Search the iTunes store for Sesame Street

 

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The list of sites below, are entertaining and contain educational content. as well as protection from inappropriate content.  These are some of the best online video websites that offer entertaining and educational videos that kids will enjoy. Great for parents looking for alternatives to TV and for teachers looking for content to use in the classroom.

National Geographic Kids Videos

Videos include cartoons, educational nature videos and lots more. You can feel confident with the safety of the website, and let your kids browse all of the videos they want.  Section for games, activities and stories.

Kid Mango Videos

KidMango is a comprehensive kids video site  covering many genres and age ranges. At KidMango, you’ll find videos from BabyTV, Maniacs (8+ years), Kids for 4 to 7 years, Jay Jay the Jet Plane and much more.  The player at KidMango is fun and easy for kids to use, and there are also seasonal updates with new videos all the time, so kids will never run out of fun things to watch.

neoK12

neoK12 is an excellent alternative to YouTube to watch more educational videos. The tagline for neoK12 is “educational videos, lessons and games for K-12 school kids.” To appeal to those age groups, the videos have to be somewhat entertaining as well as educational. The category has a huge variety of content. Learn about space, geography, math or physical science and more.

WB Videos

The video channel on the WB site, is like YouTube for Kids that offers exclusively cartoon programming from the WB. You will find old Looney Tunes clips, Flintstones episodes and even Scooby Doo and the Smurfs.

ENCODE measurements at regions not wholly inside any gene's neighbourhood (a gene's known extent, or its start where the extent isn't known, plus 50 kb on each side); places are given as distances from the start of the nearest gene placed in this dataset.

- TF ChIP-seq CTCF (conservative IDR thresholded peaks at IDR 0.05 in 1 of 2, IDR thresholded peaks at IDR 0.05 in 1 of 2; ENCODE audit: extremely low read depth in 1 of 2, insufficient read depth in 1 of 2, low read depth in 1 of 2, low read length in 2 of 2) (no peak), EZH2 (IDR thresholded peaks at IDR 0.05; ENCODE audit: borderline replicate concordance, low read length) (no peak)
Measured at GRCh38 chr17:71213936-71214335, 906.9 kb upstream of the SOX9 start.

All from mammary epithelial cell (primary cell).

KidzBop

KidzBop is one of the largest  “YouTube for Kids” sites on the Internet.  The video section  offers select videos that are appropriate for kids, and  children can also create and upload their own content to the site, just like on YouTube! Other features include streaming KidzBop radio, and the ability for kids to create their own webshow.

WatchKnow

WatchKnow offers valuable, informational content that teachers could to use in their classroom.  WatchKnow is a well organized and very large archive of informative content for kids including history, literature, the arts and important life skills.

Nick Jr.

Nick Jr. popular for  creating high quality entertaining and educational content for toddlers in their television shows. The videos on the website offer kids an opportunity to watch the same content as they can find on the television programs.  All of the videos are high quality and cover shows like Dora the Explorer, The Backyardigans, Blue’s Clues and more.

PBS Kids

The video section of PBSKids.org, you’ll find full episodes of the most popular PBS TV shows.  At PBS Kids online,  watch content of kids favorite shows, like Curious George, Between the Lions, Super Why and many others.